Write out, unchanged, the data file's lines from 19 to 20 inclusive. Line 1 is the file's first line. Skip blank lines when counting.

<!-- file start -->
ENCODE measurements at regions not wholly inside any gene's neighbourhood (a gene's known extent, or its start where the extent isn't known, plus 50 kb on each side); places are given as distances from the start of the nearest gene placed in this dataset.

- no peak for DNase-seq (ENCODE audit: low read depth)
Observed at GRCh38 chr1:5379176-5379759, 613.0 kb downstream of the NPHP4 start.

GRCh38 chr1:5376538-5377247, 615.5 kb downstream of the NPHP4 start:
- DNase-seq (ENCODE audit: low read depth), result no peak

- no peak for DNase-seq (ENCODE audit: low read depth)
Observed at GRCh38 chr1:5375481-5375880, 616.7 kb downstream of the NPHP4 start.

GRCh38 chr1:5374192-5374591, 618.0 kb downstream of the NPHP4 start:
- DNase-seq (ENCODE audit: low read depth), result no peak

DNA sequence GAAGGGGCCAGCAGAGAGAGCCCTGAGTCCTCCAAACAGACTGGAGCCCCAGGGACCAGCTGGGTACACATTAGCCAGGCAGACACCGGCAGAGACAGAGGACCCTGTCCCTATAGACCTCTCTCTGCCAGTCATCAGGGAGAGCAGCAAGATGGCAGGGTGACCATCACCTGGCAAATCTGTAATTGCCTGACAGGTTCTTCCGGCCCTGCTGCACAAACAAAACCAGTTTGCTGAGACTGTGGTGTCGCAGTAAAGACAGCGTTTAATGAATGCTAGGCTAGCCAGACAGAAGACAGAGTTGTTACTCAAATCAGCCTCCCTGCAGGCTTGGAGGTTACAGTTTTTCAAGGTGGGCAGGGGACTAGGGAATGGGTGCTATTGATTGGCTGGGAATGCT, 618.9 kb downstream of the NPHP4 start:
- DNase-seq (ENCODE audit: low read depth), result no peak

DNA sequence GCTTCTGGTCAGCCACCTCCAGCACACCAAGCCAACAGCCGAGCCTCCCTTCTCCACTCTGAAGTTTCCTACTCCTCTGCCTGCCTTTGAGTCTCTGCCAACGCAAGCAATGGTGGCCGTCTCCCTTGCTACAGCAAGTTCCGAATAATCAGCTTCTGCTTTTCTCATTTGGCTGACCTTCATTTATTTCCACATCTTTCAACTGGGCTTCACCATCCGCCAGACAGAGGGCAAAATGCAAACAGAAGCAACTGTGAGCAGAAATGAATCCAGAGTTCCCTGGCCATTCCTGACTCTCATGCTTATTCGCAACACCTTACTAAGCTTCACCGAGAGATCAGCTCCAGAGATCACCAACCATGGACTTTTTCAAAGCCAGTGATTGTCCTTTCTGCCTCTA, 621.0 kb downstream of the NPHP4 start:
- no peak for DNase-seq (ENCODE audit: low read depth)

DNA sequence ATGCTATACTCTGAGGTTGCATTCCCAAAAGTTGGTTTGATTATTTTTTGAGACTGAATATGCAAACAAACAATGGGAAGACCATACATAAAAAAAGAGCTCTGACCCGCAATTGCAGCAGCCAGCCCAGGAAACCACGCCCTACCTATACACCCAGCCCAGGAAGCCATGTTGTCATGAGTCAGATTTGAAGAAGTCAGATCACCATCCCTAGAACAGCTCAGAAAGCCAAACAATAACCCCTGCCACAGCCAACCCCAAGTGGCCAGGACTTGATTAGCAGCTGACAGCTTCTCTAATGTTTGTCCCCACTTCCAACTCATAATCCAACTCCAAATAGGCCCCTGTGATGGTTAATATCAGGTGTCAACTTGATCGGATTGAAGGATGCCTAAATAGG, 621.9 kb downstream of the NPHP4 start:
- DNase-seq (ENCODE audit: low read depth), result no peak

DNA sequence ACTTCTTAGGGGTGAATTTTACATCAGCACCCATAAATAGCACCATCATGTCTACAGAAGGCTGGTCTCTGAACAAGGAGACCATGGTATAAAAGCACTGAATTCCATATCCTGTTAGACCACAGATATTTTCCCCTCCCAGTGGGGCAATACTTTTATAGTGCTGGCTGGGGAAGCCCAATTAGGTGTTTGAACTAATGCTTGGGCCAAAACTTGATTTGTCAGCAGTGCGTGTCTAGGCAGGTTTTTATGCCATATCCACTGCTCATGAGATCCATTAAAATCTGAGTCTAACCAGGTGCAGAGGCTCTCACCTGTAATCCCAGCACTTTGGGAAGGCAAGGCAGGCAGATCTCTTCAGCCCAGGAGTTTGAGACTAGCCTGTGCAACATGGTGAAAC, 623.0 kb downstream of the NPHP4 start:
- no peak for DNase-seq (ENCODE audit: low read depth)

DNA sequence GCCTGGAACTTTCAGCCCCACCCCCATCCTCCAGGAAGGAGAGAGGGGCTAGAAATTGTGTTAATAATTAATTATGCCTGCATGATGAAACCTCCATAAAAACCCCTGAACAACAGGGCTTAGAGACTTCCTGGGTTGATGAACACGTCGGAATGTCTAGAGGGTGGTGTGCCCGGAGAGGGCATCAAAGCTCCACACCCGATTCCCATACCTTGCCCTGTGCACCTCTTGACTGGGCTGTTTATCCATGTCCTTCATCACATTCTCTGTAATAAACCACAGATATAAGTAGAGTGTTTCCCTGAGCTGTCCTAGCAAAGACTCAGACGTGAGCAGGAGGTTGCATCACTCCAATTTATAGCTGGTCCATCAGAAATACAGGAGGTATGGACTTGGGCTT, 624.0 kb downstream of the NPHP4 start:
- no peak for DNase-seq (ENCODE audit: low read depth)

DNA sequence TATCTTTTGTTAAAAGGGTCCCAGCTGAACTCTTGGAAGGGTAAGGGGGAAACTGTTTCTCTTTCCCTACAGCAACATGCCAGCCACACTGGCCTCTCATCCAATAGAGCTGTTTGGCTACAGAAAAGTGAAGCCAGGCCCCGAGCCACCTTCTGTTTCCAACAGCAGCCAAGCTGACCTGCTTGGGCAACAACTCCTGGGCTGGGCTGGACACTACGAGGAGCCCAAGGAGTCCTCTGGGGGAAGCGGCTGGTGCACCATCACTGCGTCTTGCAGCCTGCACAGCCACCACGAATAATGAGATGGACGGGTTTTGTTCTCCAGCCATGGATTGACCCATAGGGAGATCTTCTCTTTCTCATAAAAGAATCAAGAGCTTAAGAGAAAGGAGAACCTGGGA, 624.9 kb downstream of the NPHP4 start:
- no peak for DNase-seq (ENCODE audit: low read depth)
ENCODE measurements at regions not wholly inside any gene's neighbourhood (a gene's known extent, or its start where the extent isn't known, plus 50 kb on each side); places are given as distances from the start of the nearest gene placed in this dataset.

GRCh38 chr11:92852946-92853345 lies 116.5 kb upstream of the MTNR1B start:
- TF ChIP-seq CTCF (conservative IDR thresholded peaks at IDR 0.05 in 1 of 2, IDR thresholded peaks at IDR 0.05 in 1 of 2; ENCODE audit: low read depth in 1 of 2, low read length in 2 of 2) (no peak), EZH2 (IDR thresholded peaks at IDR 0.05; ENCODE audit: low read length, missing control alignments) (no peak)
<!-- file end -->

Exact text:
- no peak for DNase-seq (ENCODE audit: low read depth)

DNA sequence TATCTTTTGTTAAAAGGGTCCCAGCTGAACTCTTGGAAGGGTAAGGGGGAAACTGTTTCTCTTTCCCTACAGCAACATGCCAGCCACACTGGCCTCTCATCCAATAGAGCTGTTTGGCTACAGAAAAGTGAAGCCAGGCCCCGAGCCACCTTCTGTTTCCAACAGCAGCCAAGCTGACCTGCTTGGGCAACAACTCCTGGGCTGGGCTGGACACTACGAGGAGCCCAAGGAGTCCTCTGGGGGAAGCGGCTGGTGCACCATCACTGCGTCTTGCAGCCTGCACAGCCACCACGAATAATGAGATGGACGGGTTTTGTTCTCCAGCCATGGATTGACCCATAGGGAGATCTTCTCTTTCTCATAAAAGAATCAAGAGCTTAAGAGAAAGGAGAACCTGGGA, 624.9 kb downstream of the NPHP4 start: